What if there is no precedent in the Court of Appeals for the circuit in which the taxpayer resides? Well, if the matter is important enough, presumably the taxpayer could change residence (or, if a corporation, its principal place of business) before filing the petition and thereby secure the favorable precedent. This is unlikely to be a satisfactory alternative for most taxpayers. The taxpayer might still be able to obtain the benefit of the favorable precedent in other circuits, however, even if the Tax Court precedent is not consistent with that favorable precedent. Note that the usual formulation of the Golsen rule would permit the Tax Court to follow its own precedent if the Circuit of the taxpayer’s residence has not yet spoken, despite contrary precedent in other circuits. Consider the following argument. Some courts of appeals take the position that, in the absence of that court having spoken on the issue, that court should give respectful consideration to other circuit’s decisions. For example, the Seventh Circuit recently said:
As a general matter, “[r]espect for the decisions of other circuits is especially important in tax cases because of the importance of uniformity, and the decision of the Court of Appeals of another circuit should be followed unless it is shown to be incorrect.”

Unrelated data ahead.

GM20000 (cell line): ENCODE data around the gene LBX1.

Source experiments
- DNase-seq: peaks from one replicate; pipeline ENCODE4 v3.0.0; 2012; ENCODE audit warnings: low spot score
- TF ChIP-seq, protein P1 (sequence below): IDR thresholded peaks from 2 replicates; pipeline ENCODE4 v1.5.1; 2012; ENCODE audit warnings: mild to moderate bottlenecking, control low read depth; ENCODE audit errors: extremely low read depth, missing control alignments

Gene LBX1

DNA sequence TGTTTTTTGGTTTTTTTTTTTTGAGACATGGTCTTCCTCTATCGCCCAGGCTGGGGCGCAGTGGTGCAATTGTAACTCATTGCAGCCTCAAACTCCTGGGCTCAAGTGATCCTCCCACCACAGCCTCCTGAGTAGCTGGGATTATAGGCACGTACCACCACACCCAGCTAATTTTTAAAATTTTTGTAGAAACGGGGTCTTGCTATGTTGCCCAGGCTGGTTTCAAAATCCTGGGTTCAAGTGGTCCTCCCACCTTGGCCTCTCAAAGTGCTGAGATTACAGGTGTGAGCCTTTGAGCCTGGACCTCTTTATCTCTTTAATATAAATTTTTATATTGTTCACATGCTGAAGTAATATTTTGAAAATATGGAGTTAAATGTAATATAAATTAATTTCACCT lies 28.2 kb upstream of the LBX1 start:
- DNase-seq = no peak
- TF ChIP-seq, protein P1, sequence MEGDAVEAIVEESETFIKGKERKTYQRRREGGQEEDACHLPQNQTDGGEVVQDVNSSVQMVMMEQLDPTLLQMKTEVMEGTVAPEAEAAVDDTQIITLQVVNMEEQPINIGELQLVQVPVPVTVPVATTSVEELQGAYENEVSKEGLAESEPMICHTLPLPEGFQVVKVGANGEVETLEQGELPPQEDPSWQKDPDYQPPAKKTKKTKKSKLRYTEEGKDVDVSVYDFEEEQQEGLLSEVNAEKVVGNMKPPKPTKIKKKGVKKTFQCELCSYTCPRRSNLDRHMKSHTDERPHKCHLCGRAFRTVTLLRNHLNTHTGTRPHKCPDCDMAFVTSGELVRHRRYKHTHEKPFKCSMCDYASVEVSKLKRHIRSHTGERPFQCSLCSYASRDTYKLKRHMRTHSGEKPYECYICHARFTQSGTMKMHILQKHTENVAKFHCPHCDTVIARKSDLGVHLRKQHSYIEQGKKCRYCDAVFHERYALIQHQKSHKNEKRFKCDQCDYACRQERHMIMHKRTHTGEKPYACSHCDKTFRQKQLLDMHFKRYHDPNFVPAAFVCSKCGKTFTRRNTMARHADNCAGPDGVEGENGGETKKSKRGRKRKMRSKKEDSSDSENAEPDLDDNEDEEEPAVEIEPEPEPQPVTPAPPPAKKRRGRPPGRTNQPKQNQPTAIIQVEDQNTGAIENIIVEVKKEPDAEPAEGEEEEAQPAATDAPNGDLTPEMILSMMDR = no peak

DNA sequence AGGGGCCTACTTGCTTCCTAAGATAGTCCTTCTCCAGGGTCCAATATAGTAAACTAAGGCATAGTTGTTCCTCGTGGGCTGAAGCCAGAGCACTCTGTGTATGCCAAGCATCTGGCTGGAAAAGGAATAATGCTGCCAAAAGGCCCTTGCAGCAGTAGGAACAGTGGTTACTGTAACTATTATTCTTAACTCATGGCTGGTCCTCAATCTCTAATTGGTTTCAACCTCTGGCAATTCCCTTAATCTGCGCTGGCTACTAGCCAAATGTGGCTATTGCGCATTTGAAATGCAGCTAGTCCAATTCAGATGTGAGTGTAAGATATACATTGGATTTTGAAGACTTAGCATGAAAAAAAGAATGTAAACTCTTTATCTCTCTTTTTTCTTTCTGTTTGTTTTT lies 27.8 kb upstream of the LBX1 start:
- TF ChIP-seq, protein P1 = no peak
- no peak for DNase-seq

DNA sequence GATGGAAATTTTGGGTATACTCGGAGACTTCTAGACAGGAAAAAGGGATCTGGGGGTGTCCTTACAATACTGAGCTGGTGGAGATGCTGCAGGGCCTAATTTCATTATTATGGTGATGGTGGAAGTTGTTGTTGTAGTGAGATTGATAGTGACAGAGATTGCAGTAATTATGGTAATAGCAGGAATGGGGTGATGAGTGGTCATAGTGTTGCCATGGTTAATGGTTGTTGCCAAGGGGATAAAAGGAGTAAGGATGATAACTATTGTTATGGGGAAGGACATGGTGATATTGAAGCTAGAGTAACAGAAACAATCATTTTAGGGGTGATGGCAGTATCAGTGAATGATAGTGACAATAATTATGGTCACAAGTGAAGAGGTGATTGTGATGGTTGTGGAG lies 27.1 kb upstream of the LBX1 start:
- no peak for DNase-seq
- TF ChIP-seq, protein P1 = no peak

In this circumstance, the taxpayer should argue to the Tax Court that, indeed, the Tax Court is bound to follow the decision of another circuit or, at a minimum, give substantial deference to that decision, even if the Tax Court has a prior different position on the matter.
Finally, I noted above that, at present, some Tax Court appeals are to the Court of Appeals of residence or principal place of business and some are to the Court of Appeals for the District of Columbia Circuit. This dichotomy can and, should it continue, over time will affect the interpretation and application of the tax law. Where the appeals are not defaulted to the Court of Appeals for the District of Columbia Circuit, as apparent from the foregoing discussion, conflicts among the circuits can develop in the various Courts of Appeals to which Tax Court appeals can be taken. Those conflicts are not always resolved by the Supreme Court and certainly not quickly resolved. So that taxpayers in different parts of the country can be treated differently. However, where the appeal must be taken under the default provision to the Court of Appeals for the District of Columbia, a uniform rule will apply. For example, if the taxpayer pursues a CDP remedy in the Tax Court, the Golsen result for the Court of Appeals for the District of Columbia will apply to all – taxpayers and the Government alike. In some ways, on this issue, the Court of Appeals for the District of Columbia will become the court of tax appeals that various practitioners and scholars have argued for and against over many years. n1640
n1640 Thanks for the inspiration for this paragraph goes to Keith Fogg, Appellate Venue in Tax Court cases – Taking Care in Applying Golsen in non-deficiency cases (Procedurally Taxing Blog 11/26/13).